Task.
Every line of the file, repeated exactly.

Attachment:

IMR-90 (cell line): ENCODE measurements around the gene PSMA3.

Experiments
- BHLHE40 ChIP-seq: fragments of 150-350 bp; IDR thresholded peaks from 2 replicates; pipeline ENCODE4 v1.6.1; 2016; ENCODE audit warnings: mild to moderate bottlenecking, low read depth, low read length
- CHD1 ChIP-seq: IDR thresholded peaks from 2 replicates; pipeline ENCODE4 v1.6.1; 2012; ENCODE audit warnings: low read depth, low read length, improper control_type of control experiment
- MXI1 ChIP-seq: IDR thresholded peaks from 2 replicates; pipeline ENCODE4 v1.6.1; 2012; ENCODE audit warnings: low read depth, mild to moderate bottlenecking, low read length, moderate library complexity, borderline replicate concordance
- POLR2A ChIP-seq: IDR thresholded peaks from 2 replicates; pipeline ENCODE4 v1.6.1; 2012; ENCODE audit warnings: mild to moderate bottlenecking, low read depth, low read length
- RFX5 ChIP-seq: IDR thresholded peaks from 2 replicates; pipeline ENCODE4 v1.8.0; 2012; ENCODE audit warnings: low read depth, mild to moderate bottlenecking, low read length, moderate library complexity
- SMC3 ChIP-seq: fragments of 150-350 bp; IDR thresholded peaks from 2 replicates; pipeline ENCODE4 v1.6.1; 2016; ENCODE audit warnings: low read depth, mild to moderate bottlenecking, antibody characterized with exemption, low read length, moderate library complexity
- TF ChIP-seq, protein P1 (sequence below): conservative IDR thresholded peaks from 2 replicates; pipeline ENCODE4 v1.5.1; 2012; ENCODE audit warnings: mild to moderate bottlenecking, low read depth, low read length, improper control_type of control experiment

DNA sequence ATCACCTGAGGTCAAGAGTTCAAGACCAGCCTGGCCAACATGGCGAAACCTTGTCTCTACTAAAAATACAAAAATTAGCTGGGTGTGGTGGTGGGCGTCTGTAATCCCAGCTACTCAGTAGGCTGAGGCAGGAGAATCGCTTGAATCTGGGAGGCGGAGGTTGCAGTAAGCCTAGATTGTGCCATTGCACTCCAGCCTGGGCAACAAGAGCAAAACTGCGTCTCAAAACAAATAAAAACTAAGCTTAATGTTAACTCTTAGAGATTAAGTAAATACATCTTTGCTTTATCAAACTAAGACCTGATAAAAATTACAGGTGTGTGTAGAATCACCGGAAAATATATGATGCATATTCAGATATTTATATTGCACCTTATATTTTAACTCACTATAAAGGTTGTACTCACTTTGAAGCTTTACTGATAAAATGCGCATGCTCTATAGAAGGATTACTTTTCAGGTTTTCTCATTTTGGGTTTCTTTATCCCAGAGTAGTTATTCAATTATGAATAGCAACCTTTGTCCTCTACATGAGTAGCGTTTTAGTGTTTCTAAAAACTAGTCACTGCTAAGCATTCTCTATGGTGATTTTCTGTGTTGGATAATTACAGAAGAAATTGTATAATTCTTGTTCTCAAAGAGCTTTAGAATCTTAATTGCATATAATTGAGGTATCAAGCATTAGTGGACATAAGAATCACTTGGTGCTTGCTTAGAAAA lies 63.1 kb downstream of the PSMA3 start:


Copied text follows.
IMR-90 (cell line): ENCODE measurements around the gene PSMA3.

Experiments
- BHLHE40 ChIP-seq: fragments of 150-350 bp; IDR thresholded peaks from 2 replicates; pipeline ENCODE4 v1.6.1; 2016; ENCODE audit warnings: mild to moderate bottlenecking, low read depth, low read length
- CHD1 ChIP-seq: IDR thresholded peaks from 2 replicates; pipeline ENCODE4 v1.6.1; 2012; ENCODE audit warnings: low read depth, low read length, improper control_type of control experiment
- MXI1 ChIP-seq: IDR thresholded peaks from 2 replicates; pipeline ENCODE4 v1.6.1; 2012; ENCODE audit warnings: low read depth, mild to moderate bottlenecking, low read length, moderate library complexity, borderline replicate concordance
- POLR2A ChIP-seq: IDR thresholded peaks from 2 replicates; pipeline ENCODE4 v1.6.1; 2012; ENCODE audit warnings: mild to moderate bottlenecking, low read depth, low read length
- RFX5 ChIP-seq: IDR thresholded peaks from 2 replicates; pipeline ENCODE4 v1.8.0; 2012; ENCODE audit warnings: low read depth, mild to moderate bottlenecking, low read length, moderate library complexity
- SMC3 ChIP-seq: fragments of 150-350 bp; IDR thresholded peaks from 2 replicates; pipeline ENCODE4 v1.6.1; 2016; ENCODE audit warnings: low read depth, mild to moderate bottlenecking, antibody characterized with exemption, low read length, moderate library complexity
- TF ChIP-seq, protein P1 (sequence below): conservative IDR thresholded peaks from 2 replicates; pipeline ENCODE4 v1.5.1; 2012; ENCODE audit warnings: mild to moderate bottlenecking, low read depth, low read length, improper control_type of control experiment

DNA sequence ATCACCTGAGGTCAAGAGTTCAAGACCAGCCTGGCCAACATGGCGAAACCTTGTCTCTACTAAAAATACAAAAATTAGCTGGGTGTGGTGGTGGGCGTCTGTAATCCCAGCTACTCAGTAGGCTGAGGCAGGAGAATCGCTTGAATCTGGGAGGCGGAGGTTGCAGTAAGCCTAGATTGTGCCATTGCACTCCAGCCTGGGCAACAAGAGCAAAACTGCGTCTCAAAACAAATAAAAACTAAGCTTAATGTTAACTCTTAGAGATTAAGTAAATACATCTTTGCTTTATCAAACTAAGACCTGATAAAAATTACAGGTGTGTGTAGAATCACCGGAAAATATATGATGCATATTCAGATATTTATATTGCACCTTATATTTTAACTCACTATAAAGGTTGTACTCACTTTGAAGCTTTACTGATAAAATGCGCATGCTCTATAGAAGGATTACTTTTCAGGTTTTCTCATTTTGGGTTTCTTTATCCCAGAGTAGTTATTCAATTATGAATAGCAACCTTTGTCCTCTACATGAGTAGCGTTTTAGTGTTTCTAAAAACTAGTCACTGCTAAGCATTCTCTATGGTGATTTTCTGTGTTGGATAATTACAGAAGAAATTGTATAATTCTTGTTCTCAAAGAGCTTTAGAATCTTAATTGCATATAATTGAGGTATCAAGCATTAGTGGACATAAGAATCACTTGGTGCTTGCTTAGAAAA lies 63.1 kb downstream of the PSMA3 start: